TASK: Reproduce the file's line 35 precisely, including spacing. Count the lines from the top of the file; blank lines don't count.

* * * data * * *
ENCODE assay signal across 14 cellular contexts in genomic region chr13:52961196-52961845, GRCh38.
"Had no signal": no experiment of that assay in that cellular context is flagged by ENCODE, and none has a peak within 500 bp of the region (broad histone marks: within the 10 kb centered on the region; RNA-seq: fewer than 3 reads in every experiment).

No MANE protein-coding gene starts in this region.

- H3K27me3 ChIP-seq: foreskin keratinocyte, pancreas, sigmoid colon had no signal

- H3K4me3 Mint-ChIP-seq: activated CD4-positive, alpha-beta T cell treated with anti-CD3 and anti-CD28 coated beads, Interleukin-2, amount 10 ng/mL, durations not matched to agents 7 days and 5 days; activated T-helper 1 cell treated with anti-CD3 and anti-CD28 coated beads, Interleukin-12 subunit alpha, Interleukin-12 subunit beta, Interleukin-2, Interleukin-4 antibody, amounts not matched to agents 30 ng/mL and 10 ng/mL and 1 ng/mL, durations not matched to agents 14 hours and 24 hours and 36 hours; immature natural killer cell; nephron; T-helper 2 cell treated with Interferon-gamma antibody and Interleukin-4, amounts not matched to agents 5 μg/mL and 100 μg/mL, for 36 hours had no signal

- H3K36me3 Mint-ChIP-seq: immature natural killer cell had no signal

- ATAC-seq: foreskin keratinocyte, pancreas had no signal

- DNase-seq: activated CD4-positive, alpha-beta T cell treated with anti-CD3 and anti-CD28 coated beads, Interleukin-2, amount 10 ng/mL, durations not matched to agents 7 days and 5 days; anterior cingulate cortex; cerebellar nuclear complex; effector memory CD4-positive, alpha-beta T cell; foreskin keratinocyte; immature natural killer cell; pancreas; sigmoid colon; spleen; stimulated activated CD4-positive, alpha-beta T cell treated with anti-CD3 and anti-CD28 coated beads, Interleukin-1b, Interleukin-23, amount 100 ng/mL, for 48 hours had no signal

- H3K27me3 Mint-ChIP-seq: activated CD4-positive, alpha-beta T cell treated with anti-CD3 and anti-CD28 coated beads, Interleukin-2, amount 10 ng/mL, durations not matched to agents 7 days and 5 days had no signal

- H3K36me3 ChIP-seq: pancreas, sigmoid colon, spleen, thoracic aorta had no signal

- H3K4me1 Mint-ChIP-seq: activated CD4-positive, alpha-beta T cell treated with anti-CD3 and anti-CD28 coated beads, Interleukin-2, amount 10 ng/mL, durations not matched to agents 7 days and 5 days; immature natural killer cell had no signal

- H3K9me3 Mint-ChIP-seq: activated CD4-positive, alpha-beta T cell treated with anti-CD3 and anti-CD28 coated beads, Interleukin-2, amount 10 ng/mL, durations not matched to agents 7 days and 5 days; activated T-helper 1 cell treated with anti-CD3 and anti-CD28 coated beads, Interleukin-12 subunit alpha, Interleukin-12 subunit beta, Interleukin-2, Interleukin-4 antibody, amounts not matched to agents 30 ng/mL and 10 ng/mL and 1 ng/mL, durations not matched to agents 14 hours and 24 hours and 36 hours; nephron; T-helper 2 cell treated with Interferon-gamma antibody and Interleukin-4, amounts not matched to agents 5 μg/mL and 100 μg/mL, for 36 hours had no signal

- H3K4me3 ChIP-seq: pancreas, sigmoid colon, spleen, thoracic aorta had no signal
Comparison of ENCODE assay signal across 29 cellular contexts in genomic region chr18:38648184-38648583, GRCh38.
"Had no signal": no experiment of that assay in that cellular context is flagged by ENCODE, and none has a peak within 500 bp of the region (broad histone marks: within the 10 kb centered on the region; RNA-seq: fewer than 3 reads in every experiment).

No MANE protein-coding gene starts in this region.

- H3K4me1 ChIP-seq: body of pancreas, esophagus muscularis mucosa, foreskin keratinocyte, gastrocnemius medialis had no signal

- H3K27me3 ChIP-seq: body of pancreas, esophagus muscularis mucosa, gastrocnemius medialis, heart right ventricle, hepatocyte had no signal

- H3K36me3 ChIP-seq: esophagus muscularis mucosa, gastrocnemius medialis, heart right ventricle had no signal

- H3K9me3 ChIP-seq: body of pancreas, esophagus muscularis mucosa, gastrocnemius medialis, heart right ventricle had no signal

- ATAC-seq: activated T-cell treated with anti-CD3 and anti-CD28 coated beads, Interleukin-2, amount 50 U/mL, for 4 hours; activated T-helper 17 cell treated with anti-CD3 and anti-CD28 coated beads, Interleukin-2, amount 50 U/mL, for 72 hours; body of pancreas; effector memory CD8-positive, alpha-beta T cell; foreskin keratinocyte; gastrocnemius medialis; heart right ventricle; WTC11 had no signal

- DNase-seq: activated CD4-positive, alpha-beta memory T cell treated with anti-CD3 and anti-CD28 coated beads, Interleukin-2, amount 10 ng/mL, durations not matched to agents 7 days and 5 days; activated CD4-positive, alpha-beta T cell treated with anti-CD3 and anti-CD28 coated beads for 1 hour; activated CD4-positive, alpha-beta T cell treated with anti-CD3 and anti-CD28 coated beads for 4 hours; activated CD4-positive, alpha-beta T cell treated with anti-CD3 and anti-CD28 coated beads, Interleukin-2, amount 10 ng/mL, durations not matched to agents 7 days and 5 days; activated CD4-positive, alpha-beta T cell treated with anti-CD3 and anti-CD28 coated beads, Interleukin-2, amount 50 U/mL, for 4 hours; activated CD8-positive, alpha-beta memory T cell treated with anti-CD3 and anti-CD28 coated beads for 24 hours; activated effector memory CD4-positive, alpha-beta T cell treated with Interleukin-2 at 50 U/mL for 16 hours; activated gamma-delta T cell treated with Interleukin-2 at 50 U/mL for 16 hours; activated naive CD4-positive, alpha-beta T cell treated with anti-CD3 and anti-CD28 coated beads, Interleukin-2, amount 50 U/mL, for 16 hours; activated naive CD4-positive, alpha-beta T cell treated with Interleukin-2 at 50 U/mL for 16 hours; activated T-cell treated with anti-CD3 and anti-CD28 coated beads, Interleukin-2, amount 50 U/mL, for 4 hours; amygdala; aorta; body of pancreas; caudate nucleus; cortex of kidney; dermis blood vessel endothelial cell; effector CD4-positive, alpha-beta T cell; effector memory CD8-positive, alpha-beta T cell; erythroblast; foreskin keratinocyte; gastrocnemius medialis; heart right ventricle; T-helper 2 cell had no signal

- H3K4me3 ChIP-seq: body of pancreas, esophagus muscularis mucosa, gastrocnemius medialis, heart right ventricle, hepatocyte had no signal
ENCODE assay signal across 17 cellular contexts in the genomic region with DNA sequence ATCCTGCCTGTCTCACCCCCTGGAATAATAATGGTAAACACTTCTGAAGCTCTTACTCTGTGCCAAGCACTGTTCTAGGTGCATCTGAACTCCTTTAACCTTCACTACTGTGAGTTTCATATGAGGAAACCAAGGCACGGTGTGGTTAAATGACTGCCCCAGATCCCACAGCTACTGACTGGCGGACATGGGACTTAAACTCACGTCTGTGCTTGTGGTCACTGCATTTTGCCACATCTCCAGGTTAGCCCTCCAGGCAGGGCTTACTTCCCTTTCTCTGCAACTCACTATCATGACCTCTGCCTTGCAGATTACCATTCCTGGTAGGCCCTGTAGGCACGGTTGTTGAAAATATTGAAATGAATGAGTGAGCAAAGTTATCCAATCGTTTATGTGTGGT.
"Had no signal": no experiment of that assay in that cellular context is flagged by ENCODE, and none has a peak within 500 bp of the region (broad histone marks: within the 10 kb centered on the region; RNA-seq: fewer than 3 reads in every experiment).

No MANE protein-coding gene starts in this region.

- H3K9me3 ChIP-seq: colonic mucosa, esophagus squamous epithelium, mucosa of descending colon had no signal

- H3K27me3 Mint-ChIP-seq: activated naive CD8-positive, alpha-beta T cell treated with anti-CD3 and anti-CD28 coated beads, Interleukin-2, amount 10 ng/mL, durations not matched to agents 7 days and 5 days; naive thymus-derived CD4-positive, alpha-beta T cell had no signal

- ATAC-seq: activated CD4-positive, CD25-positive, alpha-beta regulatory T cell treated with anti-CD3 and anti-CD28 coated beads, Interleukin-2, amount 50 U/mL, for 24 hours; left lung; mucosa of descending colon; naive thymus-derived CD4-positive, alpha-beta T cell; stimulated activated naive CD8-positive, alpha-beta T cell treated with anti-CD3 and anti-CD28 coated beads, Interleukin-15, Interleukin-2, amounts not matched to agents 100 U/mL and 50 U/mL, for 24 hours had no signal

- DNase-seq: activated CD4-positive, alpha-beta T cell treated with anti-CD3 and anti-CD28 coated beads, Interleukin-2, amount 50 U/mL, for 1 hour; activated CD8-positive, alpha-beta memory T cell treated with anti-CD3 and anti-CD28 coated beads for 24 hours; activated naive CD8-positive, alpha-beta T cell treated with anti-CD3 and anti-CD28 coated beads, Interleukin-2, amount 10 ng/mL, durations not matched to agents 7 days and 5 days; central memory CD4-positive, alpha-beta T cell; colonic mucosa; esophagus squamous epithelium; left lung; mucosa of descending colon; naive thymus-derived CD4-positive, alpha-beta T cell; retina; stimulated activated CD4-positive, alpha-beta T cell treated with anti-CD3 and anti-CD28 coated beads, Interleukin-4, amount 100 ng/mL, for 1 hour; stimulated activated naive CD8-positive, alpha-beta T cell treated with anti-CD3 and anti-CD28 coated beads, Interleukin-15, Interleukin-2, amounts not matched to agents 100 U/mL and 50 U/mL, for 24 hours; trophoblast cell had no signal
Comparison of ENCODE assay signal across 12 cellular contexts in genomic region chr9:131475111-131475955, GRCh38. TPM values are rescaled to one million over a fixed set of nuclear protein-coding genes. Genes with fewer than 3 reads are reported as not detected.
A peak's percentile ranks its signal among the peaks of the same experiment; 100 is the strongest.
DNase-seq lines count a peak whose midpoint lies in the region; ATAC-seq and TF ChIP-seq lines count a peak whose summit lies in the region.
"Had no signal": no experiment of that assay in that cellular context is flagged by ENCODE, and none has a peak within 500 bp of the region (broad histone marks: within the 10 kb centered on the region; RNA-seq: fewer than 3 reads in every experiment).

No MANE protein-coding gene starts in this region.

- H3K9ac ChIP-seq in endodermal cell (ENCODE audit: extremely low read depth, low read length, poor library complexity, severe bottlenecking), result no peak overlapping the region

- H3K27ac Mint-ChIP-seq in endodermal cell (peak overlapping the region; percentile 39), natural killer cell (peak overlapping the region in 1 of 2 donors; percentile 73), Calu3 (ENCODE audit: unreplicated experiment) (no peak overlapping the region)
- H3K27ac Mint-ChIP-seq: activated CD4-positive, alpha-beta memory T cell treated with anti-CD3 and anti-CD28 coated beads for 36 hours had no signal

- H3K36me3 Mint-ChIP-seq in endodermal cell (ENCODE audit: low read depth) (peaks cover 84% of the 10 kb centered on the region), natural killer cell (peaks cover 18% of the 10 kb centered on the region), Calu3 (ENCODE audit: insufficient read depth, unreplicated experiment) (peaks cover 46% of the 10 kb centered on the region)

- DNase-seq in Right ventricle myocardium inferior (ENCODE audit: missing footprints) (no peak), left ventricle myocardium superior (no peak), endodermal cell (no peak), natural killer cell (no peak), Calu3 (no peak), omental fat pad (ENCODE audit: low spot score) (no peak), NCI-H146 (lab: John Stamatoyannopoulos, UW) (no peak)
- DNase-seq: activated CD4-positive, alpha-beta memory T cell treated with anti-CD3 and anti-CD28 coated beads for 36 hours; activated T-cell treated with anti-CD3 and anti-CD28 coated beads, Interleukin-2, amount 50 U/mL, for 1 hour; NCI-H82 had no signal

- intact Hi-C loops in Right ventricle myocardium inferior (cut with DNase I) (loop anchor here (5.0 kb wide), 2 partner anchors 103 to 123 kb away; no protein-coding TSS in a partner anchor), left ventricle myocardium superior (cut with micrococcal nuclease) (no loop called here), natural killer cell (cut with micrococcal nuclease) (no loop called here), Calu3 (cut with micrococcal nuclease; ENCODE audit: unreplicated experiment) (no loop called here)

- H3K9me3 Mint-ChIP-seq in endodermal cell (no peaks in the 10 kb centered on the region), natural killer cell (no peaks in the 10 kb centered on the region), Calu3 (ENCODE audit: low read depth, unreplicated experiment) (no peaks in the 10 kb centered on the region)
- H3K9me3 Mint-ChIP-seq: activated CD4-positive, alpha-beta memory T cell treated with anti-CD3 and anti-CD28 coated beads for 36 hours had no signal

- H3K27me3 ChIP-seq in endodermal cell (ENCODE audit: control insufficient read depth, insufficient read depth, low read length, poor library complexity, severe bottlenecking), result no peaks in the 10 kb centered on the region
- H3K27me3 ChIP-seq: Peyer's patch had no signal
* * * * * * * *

No MANE protein-coding gene starts in this region.